The Newtown Pentacle

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Archive for July 23rd, 2018

astonished to

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Tell me what to do, everyone.

– photo by Mitch Waxman

As is my usual habit, while the 7 line Subway was entering the Vernon Jackson Station, the camera was busily clicking away a couple three weeks ago. You’ve seen lots and lots of these shots here at your Newtown Pentacle, as every time I leave the neighborhood on whatever mission the day presents, I document my journeys photographically and that includes getting on the train. Like the Kiwi, I’m a funny and fuzzy little fruit with a lot of personality. On this particular afternoon, the gendarme who had so successfully pissed off his bosses that he was assigned to sit in the cop box at the end of a subway platform in Queens decided to punctuate his obvious boredom by confronting me about taking pictures in “the system.” How retro.

Given that I’m overly familiar with not just MTA’s policies towards photographic pursuits on their property (no commercial shoots, camera supports, lights, or flashes without a permit) but NYPD’s (standing orders from former Police Chief Kelly about not harassing photographers) as well, a brief conversation with the officer ensued. He accused me of using a flash, which he claimed “bothered” the conductors. I asked if he saw a camera flash, to which he replied he couldn’t see flashes inside his little cop box. Believe me, if I was using the flash I carry, you’d see it from up on the street. As is my habit, I offered to go with him to the nearby 108th precinct to have a conversation with his Desk Sergeant and Captain Forgione about NYPD’s rules on this subject. The officer declined the opportunity and asked me for ID and to see the pictures I had taken, to which I asked if I had committed a crime. Further, I offered that if he wanted to examine my camera card, he would need a subpoena.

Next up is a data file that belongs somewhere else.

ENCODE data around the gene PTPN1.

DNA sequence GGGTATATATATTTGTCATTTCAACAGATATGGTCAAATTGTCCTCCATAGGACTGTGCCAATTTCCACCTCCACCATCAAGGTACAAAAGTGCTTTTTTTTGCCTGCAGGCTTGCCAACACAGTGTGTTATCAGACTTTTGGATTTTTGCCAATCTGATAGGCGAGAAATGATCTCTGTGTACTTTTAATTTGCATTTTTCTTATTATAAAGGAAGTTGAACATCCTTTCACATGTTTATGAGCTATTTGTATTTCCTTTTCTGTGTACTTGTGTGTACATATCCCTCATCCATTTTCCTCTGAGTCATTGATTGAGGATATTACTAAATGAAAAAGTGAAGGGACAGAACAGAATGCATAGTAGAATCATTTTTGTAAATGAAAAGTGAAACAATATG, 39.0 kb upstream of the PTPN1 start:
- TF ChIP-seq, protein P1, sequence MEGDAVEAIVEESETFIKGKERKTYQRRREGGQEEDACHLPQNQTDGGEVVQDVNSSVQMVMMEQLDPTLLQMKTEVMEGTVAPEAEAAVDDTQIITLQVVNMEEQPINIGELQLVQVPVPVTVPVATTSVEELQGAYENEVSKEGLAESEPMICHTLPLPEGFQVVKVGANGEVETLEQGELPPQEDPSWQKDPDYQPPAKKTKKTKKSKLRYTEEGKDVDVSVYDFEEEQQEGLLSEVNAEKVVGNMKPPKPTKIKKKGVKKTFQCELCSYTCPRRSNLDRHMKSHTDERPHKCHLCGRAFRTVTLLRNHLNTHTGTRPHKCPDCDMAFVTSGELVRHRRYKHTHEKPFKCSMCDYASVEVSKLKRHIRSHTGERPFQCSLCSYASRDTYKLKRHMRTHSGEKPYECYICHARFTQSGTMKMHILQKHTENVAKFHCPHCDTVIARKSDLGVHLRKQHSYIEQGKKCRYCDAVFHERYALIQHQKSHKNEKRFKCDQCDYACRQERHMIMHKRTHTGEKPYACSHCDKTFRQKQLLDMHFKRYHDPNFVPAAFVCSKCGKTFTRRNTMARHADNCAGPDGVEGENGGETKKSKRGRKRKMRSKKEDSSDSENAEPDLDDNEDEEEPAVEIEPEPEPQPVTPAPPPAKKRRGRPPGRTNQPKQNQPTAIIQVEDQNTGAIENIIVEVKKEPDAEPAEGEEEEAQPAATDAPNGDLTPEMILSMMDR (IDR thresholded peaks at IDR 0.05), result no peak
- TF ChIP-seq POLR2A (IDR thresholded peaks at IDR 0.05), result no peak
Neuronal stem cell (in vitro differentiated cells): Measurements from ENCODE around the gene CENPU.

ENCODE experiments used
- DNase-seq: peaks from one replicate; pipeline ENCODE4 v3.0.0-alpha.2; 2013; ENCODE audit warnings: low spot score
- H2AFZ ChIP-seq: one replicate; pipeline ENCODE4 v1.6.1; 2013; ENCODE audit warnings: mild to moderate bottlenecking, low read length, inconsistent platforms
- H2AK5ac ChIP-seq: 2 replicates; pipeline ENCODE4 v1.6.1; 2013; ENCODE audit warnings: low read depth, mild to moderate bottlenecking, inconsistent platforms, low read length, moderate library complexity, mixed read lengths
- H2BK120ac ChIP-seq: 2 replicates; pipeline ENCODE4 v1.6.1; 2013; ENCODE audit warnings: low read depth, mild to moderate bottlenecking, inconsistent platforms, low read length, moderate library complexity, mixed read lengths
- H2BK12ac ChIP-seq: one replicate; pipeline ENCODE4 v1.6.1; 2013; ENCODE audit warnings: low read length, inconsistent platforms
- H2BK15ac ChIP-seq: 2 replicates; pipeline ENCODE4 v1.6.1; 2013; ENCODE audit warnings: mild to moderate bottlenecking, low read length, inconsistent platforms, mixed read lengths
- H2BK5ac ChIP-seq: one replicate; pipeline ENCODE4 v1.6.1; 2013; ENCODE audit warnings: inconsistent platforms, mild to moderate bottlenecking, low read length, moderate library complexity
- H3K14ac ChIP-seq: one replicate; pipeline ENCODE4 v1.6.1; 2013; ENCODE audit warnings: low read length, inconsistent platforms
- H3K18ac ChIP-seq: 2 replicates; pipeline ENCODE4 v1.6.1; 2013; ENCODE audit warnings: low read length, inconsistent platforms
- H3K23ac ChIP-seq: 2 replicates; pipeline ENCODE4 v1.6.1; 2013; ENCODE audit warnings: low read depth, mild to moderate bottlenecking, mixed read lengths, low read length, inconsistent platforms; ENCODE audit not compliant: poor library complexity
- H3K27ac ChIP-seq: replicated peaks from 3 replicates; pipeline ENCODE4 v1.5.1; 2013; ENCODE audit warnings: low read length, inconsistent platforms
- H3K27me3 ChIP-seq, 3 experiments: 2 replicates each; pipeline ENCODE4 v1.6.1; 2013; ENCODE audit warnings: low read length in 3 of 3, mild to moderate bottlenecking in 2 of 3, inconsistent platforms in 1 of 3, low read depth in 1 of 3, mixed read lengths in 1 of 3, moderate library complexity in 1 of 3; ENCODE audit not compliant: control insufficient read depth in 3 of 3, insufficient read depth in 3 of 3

He soon realized that he had stepped into a bear trap and returned to his cop box.

– photo by Mitch Waxman

It’s been a while since I was last hassled by cops for brandishing the deadly weaponry known as a camera. I mean, it’s called a Canon, right? There are no laws in NYC, or in fact the United States, which preclude photographic pursuits in public spaces. There are a few exceptions, to be fair, but they mainly center around military installations. Everytime you see a sign like the one above, simply read it as an abrogation of your constitutional rights. The same legal pretense that allows NYPD and other security oriented organizations to hang surveillance and robotic red light cameras on lamp posts, private businesses and homeowners to brocade their walls with CCTV security cameras, also allows one such as myself to capture images of anything encountered whenever and wherever I want to.

A few years back, after reluctantly showing up for Jury Duty, the bailiffs of the Queens County court system went apoplectic when they saw my camera bag. They had no reaction whatsoever to the web connected video camera everybody else was carrying… you know, iPhones… but the DSLR represented some sort of existential threat to them.

– photo by Mitch Waxman

There are rules governing photography regarding private property, as a note. If I wander into a shopping mall, or cemetery, and start clicking away and am then confronted by representatives of the property owner who tell me to cease and desist I am obliged to do so. Again, it’s public space versus private space. If you can see it from the sidewalk, it’s kosher. 

Photography. Not a crime. Forcing a cop to work inside a box at the Vernon Jackson station might be a human rights violation, however. This fellow should be out there on the streets doing something useful.

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Written by Mitch Waxman

July 23, 2018 at 11:00 am

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